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Solutions for Scheduling Assays. Why do we use laboratory automation? Improve quality control (QC) Free resources Reduce sa fety risks Automatic data.

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Presentation on theme: "Solutions for Scheduling Assays. Why do we use laboratory automation? Improve quality control (QC) Free resources Reduce sa fety risks Automatic data."— Presentation transcript:

1 Solutions for Scheduling Assays

2 Why do we use laboratory automation? Improve quality control (QC) Free resources Reduce sa fety risks Automatic data handling Increase sample throughput

3 Scheduling Example TaskTime(s ) Get plate from Stack and move to Washer 15 Run Washer60 Move plate from Washer to Dispenser 10 Run Dispenser40 Move plate from Dispenser to Stack 15

4 Running - Wash Running - Dispense Input Output Sequential Processing

5 Sequential Processing – Gantt View

6 Running - Wash Running - Dispense Input Output Optimized Scheduling

7 Optimized Scheduling – Gantt View

8 Scheduling Definition An improved throughput is achieved by having efficient scheduling Scheduling is the process of optimally processing tasks or jobs. The objectives include – Minimizing the time – Maximizing the utilization of the rate determining resource All constraints, time and resource specific must be obeyed

9 Static Scheduling Prepares a pre-emptive plan on how the plates will be processed A mathematical, exact or heuristic approach to calculating an optimal schedule Complex algorithms have to evaluate all the scheduling permutations Problem in laboratory automation is similar to the Job Shop Scheduling problem

10 Job Shop Scheduling Problem A fixed set of n jobs Each job consists of a chain of operations A fixed set of m machines that each operation uses Each machine can handle at most one operation at a time Each operation needs to be processed during an uninterrupted time period of a given length on a given machine Aim is to find a schedule that has minimal length

11 Job Shop Scheduling Problem The schedules required for this problem are the most difficult to solve 1 The problem is NP hard (non-deterministic polynomial time hard) 10 operations requires 3,628,800 scheduling permutations to be analyzed

12 Job Shop Example 10 Job, 10 machine problem. An MIP solver takes 5 minutes to solve this

13 DES Event Model Problem can be simplified. The sequence of operations have to be in a set order, and the operations for each Job are the same Cyclic scheduling methods can be adopted Allowable time delays are introduced. Plate cycle time increases, but throughput increases as well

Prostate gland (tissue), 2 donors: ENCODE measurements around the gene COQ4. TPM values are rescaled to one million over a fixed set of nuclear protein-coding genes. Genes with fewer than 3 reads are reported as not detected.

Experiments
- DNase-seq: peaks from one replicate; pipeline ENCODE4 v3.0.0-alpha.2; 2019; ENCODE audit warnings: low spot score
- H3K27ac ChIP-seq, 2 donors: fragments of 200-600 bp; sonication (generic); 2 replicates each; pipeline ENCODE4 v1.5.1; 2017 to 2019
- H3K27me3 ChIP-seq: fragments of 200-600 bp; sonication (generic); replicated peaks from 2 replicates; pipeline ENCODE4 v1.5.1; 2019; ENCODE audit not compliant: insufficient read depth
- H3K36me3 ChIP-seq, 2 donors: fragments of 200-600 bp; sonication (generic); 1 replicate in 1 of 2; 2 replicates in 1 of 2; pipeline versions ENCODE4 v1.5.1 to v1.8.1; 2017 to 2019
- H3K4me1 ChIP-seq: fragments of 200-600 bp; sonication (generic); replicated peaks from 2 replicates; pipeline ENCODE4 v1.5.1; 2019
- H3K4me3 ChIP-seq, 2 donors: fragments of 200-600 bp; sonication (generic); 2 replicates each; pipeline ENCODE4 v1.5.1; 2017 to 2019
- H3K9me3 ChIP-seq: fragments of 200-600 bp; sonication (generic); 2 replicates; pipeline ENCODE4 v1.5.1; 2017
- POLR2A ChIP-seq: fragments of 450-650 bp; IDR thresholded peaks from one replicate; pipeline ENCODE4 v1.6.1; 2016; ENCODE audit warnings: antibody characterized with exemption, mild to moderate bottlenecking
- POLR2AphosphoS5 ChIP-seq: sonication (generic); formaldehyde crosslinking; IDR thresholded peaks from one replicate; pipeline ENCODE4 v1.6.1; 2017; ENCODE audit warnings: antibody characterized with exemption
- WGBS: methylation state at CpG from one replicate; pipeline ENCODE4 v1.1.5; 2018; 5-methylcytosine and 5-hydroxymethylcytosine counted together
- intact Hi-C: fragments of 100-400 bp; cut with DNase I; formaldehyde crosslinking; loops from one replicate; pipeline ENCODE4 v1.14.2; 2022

14 DES Event Model Example Single Plate Gantt Chart The Event Model

15 Scheduling techniques for Job Shop Problem Many Solver tools available for solving scheduling problems. The General Algebraic Modeling System (GAMS) Microsoft Solver Foundation IBM Optimization Subroutine Library Mathematical Solvers Exact methods Local search methods, heuristics Scheduling, Theory, Algorithms and Systems – Michael L.Pinedo Linear Non-linear MIP Branch and Bound Dynamic Programming Cutting plane Simulated annealing Tabu Search Adaptive Search

16 Static Schedulers Each plate can be processed in exactly the same way Incubation times can run for the exact specified time. Allow the user to see how the assay will run See the effect of speeding up tasks or adding more instruments (e.g. pooling) Assay cannot react to events Error states cannot be handled automatically

17 Dynamic Scheduling Schedule is determined before the run starts Schedule is recalculated at runtime based upon events In the simplest form, rescheduling occurs when task durations differ True dynamic scheduling responds to all events that deviate from current schedule

18 Event Driven Scheduling A method of running a process when events occur such as device state change The system is told how to process plates through the different instruments on the system based upon a set of rules StageActivityRules 1Load Plate onto Washer and start running Washer instrument is idle Washer has no plate loaded 2When washer has finished, move plate to dispenser and start running Washer is idle Washer has a plate loaded Dispenser is idle Dispenser has no plate loaded 3When dispenser has finished unload plate Dispenser is idle Dispenser has a plate loaded

19 Running - Wash Running - Dispense Input Output Event Driven Scheduling Example

20 Running - Wash Running - Dispense Input Output Deadlock DEADLOCK!! X X

21 Deadlock Solutions Detect deadlocks by using Petri Nets 1 Control the addition of new plates using pacing timers This slows the throughput as the degree of interleaving is reduced Alternatively, use buffers (relief nests)

22 Running - Wash Running - Dispense Input Output Buffer relief nests Buffer

23 Event Driven Scheduling No need for CPU intensive scheduling System can easily react to events as the run proceeds Ideal for assays where the process is unknown before the run starts Increased flexibility invariably leads to increased complexity Deadlock situations need to be determined and eliminated

24 Maximizing rate limiting resource utilization InputOutput Transferring

25 Summary There are different ways to schedule and process plates through an automated system Choose the right scheduler for your application Determine the rate limiting step in the process and maximize its utilization Avoid deadlocks

26 Overlapping Tasks Robot: Move to Storage Unit (10s) SU: Unload Plate (20s) Robot: Pickup plate from SU (5s) AD: Open Drawer (5s) Robot: Put plate on AD (10s) AD: Close Drawer (10s) AD: Acoustic Dispenser SU: Storage Unit DON’T WAIT! Serial: 60s Overlapping: 30s

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